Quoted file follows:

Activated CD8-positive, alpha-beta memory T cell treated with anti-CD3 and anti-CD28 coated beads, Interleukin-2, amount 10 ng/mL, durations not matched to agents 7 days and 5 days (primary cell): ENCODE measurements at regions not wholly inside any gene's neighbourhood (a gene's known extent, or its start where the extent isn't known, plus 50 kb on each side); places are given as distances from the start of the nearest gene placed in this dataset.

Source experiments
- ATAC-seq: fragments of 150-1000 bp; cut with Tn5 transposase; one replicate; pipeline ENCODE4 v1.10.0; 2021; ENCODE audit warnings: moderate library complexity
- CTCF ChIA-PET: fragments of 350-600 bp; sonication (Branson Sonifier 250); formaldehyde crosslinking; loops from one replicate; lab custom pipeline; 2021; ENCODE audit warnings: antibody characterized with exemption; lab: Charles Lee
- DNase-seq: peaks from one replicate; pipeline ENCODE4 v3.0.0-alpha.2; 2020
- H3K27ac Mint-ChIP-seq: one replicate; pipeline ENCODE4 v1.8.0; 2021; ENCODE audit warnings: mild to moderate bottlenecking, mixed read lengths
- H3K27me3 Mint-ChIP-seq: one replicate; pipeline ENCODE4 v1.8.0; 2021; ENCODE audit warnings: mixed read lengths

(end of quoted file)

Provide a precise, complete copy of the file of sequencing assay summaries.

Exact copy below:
Activated CD8-positive, alpha-beta memory T cell treated with anti-CD3 and anti-CD28 coated beads, Interleukin-2, amount 10 ng/mL, durations not matched to agents 7 days and 5 days (primary cell): ENCODE measurements at regions not wholly inside any gene's neighbourhood (a gene's known extent, or its start where the extent isn't known, plus 50 kb on each side); places are given as distances from the start of the nearest gene placed in this dataset.

Source experiments
- ATAC-seq: fragments of 150-1000 bp; cut with Tn5 transposase; one replicate; pipeline ENCODE4 v1.10.0; 2021; ENCODE audit warnings: moderate library complexity
- CTCF ChIA-PET: fragments of 350-600 bp; sonication (Branson Sonifier 250); formaldehyde crosslinking; loops from one replicate; lab custom pipeline; 2021; ENCODE audit warnings: antibody characterized with exemption; lab: Charles Lee
- DNase-seq: peaks from one replicate; pipeline ENCODE4 v3.0.0-alpha.2; 2020
- H3K27ac Mint-ChIP-seq: one replicate; pipeline ENCODE4 v1.8.0; 2021; ENCODE audit warnings: mild to moderate bottlenecking, mixed read lengths
- H3K27me3 Mint-ChIP-seq: one replicate; pipeline ENCODE4 v1.8.0; 2021; ENCODE audit warnings: mixed read lengths